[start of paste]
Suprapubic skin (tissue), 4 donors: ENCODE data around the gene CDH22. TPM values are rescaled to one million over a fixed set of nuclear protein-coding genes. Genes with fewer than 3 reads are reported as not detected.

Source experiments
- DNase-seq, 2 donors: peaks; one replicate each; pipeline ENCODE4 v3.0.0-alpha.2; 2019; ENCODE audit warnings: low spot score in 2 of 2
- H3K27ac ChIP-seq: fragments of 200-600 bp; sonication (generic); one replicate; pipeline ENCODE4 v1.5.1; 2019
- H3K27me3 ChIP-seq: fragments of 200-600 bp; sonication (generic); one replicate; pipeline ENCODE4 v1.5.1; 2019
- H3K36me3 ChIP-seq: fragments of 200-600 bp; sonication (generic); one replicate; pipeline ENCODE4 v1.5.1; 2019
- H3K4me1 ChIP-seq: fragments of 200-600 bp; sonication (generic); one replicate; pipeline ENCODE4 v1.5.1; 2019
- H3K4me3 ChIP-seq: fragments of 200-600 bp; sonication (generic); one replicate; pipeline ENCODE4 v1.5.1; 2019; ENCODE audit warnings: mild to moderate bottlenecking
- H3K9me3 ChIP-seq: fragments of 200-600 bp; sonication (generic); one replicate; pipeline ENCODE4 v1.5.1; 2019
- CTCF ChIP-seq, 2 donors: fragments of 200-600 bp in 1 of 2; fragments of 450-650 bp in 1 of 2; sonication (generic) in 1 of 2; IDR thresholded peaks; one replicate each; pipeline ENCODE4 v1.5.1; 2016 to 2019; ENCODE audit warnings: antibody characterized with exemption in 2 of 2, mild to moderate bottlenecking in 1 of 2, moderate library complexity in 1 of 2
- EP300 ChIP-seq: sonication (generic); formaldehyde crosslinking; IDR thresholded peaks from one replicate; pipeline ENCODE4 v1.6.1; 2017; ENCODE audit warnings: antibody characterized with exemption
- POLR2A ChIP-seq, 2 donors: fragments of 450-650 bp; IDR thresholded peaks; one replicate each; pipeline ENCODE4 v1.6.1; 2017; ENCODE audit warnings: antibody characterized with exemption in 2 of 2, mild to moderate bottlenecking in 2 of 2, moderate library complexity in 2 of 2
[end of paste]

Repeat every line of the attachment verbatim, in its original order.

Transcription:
Suprapubic skin (tissue), 4 donors: ENCODE data around the gene CDH22. TPM values are rescaled to one million over a fixed set of nuclear protein-coding genes. Genes with fewer than 3 reads are reported as not detected.

Source experiments
- DNase-seq, 2 donors: peaks; one replicate each; pipeline ENCODE4 v3.0.0-alpha.2; 2019; ENCODE audit warnings: low spot score in 2 of 2
- H3K27ac ChIP-seq: fragments of 200-600 bp; sonication (generic); one replicate; pipeline ENCODE4 v1.5.1; 2019
- H3K27me3 ChIP-seq: fragments of 200-600 bp; sonication (generic); one replicate; pipeline ENCODE4 v1.5.1; 2019
- H3K36me3 ChIP-seq: fragments of 200-600 bp; sonication (generic); one replicate; pipeline ENCODE4 v1.5.1; 2019
- H3K4me1 ChIP-seq: fragments of 200-600 bp; sonication (generic); one replicate; pipeline ENCODE4 v1.5.1; 2019
- H3K4me3 ChIP-seq: fragments of 200-600 bp; sonication (generic); one replicate; pipeline ENCODE4 v1.5.1; 2019; ENCODE audit warnings: mild to moderate bottlenecking
- H3K9me3 ChIP-seq: fragments of 200-600 bp; sonication (generic); one replicate; pipeline ENCODE4 v1.5.1; 2019
- CTCF ChIP-seq, 2 donors: fragments of 200-600 bp in 1 of 2; fragments of 450-650 bp in 1 of 2; sonication (generic) in 1 of 2; IDR thresholded peaks; one replicate each; pipeline ENCODE4 v1.5.1; 2016 to 2019; ENCODE audit warnings: antibody characterized with exemption in 2 of 2, mild to moderate bottlenecking in 1 of 2, moderate library complexity in 1 of 2
- EP300 ChIP-seq: sonication (generic); formaldehyde crosslinking; IDR thresholded peaks from one replicate; pipeline ENCODE4 v1.6.1; 2017; ENCODE audit warnings: antibody characterized with exemption
- POLR2A ChIP-seq, 2 donors: fragments of 450-650 bp; IDR thresholded peaks; one replicate each; pipeline ENCODE4 v1.6.1; 2017; ENCODE audit warnings: antibody characterized with exemption in 2 of 2, mild to moderate bottlenecking in 2 of 2, moderate library complexity in 2 of 2